Greece vs Greek Islands: The fight for three new casinos heats up
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The Greek Islands and Greece will soon be separated by more than just water, with tensions heating up over a casino expansion.
Popular honeymoon destination, Santorini, could soon become home to one of three new casinos planned for three Greek Islands, but not if Santorini’s Mayor, Nikos Zorzos, has anything to do with it.
Mayor Zorzos has penned a letter, stating his island doesn’t need the investment, and the construction of a casino would impact the island’s “economy, culture, and social structure”.
The letter, prompted by a draft bill tabled by the Greek Government, would see three casinos built in Santorini, Crete, and the party island Mykonos.
The bill will also see six land-based casinos in Greece relocated.
Santorini isn’t the only island to contest plans to pull people away from the overcrowded Sunset spots for slots and table games, as the Mayor of Mykonos, Konstantinos Koukas, has also penned a letter to the Greek Prime Minister, Alexis Tsipras.
But Mykonos isn’t arguing that a casino will change the character of the island, or attract different tourists to the usual backpackers or those who just married.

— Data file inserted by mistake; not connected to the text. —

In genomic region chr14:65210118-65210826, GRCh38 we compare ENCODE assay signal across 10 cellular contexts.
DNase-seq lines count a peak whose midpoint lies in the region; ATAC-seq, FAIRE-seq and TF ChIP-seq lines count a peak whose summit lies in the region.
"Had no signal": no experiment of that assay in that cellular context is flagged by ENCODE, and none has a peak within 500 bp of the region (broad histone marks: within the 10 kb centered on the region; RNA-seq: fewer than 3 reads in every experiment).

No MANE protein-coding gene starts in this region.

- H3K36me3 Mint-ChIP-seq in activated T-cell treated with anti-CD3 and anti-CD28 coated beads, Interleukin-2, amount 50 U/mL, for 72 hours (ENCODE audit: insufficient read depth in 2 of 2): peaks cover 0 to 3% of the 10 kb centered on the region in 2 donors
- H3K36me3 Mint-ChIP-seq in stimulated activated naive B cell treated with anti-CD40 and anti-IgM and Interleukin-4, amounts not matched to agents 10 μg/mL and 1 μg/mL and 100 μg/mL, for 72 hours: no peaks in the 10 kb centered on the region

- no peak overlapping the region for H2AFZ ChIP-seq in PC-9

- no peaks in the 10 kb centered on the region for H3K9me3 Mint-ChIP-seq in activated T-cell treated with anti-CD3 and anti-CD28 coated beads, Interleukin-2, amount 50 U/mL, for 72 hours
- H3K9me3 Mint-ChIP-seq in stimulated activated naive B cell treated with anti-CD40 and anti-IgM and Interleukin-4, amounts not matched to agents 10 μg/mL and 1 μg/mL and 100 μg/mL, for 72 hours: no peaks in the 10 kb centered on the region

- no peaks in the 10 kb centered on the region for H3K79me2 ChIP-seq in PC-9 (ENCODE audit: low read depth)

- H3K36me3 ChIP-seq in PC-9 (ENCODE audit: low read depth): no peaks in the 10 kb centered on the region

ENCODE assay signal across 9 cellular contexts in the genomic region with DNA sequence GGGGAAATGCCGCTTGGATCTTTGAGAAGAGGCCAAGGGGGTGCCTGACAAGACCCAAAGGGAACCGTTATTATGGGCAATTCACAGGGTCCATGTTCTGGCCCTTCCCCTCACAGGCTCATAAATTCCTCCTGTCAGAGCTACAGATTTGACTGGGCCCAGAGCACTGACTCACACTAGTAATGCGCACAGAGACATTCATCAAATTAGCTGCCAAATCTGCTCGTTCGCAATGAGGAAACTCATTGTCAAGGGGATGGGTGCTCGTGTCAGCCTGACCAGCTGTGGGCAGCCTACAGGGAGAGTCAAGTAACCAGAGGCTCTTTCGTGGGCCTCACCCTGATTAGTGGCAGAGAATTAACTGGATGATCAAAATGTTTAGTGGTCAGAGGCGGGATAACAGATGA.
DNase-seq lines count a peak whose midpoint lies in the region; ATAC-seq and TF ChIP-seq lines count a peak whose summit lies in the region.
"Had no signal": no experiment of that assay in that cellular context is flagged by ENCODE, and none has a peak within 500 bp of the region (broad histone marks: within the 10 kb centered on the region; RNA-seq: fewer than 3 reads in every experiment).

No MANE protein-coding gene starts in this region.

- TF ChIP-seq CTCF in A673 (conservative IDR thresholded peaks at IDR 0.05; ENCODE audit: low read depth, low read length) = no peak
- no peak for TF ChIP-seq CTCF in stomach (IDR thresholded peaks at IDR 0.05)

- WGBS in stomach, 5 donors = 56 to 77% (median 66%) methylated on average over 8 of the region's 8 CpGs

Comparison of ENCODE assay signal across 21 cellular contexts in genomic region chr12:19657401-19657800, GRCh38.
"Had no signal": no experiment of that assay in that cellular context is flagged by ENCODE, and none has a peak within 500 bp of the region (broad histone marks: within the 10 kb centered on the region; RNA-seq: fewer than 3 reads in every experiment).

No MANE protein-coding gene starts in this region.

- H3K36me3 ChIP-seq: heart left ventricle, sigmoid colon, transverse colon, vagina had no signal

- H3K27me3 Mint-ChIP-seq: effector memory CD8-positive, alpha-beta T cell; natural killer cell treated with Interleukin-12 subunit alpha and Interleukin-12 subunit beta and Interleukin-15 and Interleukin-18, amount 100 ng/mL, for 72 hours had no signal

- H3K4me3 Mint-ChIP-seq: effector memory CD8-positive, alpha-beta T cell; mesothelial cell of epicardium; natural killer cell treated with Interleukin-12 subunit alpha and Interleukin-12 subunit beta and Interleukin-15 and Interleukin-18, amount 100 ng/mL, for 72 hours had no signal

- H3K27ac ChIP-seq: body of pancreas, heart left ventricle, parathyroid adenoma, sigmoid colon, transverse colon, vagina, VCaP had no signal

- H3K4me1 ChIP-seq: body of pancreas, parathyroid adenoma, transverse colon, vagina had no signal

The Mayor instead said the island has more pressing issues to attend to, such as building more hospitals, schools and other infrastructure to attract workers to Mykonos. He said only then could the island look at adding a casino.
The third island set to receive a gambling venue, Crete, has also opposed the draft bill and has been gearing up to campaign against any legislation changes.
The opposition from the three islands has reportedly left the Greek Finance Ministry looking for a compromise.
The Greek Reporter revealed that the government could propose an amendment, enabling future casinos to close during the off-season from October to March, rather than operating all year round.
The bill, presented in December, aims to bring additional revenue to the country. If approved, the only gambling venue in Athens, the Regency Casino Mont Parnes, will be able to move from the mountain and into the capital city.
The Hellenic Gaming Commission would also have more responsibility when it comes to licensing and regulating the three new casinos, as well as relocation requests.
Another amendment to the country’s gambling laws includes the gaming tax, with a flat tax rate expected to be determined in the future. Casino operators currently share up to 35 percent of gross gaming revenue with the government.
But the gambling bill may not make it past the draft stages, with Mykonos councillors approving its Mayor to fight the legislation via legal action.
Meanwhile, another bill has been presented in parliament this week, allowing nine gambling venues in Greece to extend credit to their players. The bill aims to attract wealthy foreign players, similarly to what British casino operators are calling on their government to change.
Since the chips are counted as casino revenue, the lines of credit are taxed which means more money for operators and the government.
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